Using an equalizer for sidechain compressor processing

Discussion in 'Compressors / Limiters (analog)' started by Barkingdogstudios, Jan 8, 2004.

  1. Barkingdogstudios

    Barkingdogstudios Active Member

    Oct 29, 2003
    Other than for vocal de-essing, what other uses do folks have for an equalizer "side chained" into their compressors? I was thinking that it might help with the overheads/cymbals issue. I'm assuming you could probably use it for most instruments but with what "rule of thumb" settings?

    Another question is, does the equalizer become part of the signal chain when it is "side chained"? If so, my guess is you had better use a good quality equalizer ....

    Is there a past thread that covers this topic?

    I'm anxious to start playing with this approach, I just wondered if someone could steer me in the right direction .... thanks.
  2. falkon2

    falkon2 Well-Known Member

    Mar 17, 2003
    Nope, your EQed signal will not be added into the output. In a stereo compressor, left input goes to left output, and right input goes to right output. The only thing that is shared by these two channels is the amount of gain reduction. Spike in left channel reduces both channels, and ditto for right channel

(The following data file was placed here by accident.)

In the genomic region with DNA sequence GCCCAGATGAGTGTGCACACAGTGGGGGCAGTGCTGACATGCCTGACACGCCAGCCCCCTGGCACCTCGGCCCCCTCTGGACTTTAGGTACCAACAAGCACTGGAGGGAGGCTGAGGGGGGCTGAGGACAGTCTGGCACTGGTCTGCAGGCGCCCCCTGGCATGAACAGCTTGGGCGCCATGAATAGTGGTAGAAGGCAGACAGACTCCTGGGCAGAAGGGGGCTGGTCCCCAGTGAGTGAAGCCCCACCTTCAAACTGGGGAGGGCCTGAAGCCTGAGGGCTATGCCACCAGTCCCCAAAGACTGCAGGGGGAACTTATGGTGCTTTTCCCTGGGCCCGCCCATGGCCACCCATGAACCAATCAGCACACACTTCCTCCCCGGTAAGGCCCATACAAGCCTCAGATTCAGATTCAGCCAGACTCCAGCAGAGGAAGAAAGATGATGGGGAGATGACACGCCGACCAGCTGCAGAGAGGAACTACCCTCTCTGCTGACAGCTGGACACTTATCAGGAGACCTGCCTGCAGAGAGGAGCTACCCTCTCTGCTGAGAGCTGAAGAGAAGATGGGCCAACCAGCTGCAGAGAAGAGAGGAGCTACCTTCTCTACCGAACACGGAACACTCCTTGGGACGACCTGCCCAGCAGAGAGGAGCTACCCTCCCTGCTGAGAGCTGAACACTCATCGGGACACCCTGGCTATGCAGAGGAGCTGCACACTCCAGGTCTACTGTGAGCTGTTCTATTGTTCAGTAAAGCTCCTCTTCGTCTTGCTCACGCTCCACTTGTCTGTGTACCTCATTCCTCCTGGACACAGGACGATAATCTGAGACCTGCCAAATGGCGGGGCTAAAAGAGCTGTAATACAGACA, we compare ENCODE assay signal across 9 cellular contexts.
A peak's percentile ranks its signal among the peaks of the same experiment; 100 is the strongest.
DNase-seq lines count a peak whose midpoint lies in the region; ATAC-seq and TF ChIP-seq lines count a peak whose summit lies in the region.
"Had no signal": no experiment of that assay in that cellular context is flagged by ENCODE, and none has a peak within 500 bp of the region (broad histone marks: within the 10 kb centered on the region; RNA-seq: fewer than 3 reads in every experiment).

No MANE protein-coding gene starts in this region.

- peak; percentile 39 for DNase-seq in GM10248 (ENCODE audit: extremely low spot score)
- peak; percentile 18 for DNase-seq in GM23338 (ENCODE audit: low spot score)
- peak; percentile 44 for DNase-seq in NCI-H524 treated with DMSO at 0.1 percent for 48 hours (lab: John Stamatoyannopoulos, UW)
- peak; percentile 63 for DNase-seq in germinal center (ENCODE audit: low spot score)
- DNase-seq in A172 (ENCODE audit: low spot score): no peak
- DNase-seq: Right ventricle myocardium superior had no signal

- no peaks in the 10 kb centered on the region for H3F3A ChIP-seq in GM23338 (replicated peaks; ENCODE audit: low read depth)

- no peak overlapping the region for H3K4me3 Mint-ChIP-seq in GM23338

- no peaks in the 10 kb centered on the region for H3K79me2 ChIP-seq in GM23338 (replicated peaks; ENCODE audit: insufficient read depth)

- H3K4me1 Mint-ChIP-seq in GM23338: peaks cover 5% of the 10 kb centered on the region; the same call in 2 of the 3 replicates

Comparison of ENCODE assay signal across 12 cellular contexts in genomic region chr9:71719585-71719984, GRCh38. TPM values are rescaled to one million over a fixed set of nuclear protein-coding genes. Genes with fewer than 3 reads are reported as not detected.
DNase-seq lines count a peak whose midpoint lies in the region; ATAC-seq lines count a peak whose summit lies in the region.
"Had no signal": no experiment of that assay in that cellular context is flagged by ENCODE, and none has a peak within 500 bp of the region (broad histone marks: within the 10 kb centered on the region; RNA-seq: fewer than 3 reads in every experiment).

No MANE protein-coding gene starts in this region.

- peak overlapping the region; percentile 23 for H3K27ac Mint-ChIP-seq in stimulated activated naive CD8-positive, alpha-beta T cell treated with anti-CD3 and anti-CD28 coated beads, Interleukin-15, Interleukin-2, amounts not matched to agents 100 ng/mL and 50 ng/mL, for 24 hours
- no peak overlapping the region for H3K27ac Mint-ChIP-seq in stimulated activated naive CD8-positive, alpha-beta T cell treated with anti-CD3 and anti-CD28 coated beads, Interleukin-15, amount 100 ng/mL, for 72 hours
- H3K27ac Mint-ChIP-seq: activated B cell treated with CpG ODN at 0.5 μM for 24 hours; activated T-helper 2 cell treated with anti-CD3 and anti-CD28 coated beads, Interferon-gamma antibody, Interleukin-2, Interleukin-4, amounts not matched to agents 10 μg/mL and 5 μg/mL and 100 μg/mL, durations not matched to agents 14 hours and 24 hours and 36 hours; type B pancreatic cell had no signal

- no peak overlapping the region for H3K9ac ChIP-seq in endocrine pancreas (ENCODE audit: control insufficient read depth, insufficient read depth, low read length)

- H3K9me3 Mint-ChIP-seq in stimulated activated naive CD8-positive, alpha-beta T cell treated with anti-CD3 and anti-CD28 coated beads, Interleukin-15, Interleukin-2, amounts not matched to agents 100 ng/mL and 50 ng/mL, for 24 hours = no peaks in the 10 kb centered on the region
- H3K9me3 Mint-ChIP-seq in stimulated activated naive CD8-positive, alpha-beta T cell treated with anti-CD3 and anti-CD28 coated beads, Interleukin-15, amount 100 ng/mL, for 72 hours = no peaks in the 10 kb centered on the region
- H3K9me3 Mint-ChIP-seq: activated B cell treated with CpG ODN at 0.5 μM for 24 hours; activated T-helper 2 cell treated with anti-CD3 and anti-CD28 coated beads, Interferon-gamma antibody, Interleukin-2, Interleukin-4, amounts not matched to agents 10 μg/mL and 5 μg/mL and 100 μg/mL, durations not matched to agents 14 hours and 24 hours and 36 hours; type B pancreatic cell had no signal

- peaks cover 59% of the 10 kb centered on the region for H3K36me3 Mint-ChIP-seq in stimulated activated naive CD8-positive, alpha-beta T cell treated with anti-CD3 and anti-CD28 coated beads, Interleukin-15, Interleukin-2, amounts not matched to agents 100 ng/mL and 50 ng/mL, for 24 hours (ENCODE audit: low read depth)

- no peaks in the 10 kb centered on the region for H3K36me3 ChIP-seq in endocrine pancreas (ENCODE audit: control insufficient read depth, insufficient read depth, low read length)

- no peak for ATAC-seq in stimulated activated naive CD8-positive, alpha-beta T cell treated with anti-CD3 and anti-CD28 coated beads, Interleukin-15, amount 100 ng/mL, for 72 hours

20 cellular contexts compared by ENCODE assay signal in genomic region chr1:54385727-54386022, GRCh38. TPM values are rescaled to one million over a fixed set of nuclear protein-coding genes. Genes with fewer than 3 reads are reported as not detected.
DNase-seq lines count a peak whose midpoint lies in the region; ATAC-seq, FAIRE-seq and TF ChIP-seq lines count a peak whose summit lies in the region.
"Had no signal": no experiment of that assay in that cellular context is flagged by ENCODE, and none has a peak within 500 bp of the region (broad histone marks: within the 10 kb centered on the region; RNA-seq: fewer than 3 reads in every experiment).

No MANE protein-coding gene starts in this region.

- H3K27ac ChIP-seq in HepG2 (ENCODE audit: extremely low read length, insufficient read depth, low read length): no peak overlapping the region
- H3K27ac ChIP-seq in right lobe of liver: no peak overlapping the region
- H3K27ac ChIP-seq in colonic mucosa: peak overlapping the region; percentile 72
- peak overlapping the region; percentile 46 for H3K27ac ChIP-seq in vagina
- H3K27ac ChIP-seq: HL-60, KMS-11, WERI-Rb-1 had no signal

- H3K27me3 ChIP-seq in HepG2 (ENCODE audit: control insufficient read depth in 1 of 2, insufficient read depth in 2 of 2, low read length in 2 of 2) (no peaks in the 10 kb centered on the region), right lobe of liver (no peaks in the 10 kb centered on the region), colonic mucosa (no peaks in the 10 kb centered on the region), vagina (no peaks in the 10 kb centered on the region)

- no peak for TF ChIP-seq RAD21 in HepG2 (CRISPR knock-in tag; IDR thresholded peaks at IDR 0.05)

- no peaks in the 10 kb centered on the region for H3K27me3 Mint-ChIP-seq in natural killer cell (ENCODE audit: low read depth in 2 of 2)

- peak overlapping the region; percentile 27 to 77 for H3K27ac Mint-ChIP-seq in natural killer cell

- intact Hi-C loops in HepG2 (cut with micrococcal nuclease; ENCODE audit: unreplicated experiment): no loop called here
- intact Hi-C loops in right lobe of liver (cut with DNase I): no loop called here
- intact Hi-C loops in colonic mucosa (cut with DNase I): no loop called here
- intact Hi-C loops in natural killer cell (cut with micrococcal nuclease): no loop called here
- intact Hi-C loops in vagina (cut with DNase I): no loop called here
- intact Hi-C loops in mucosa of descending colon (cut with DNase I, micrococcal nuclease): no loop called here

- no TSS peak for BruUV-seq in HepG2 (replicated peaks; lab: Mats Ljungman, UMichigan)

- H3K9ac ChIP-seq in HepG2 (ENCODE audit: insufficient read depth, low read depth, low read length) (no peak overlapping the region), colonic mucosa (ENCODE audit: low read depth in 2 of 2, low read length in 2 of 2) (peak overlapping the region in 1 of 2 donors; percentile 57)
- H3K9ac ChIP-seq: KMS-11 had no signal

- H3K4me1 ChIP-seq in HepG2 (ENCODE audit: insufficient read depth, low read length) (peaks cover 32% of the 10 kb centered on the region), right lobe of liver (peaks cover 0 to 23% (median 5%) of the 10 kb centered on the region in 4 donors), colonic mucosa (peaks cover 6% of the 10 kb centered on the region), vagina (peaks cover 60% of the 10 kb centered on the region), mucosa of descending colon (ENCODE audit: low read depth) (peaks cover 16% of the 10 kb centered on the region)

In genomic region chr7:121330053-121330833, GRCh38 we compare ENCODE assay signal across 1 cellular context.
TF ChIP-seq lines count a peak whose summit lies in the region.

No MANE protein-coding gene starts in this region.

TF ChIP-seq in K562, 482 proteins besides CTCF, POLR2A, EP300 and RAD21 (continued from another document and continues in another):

Hook signal to left input, line out signal from right output, then hook a trigger to the right input. Most of the time, you'll want an EQed signal to trigger the compressor whenever a specific range exceeds a threshold (consonants range for classic de-essing).

    Heck, you could use anything for your trigger, as long as your input gain, compressor threshold and ratios are set correctly. Want a weird tremolo effect? Hook an LFO to the side chain. Manual swelling effect for guitar? Feed midi-generated pulses to the side chain with slow release times and low threshold.

    Fun stuff to do with conventional gear.
  3. jonyoung

    jonyoung Well-Known Member

    Dec 31, 2003
    Great for fixing hotspots in acoustic intstruments, where just a subtractive EQ change would adversely affect the rest of the track.

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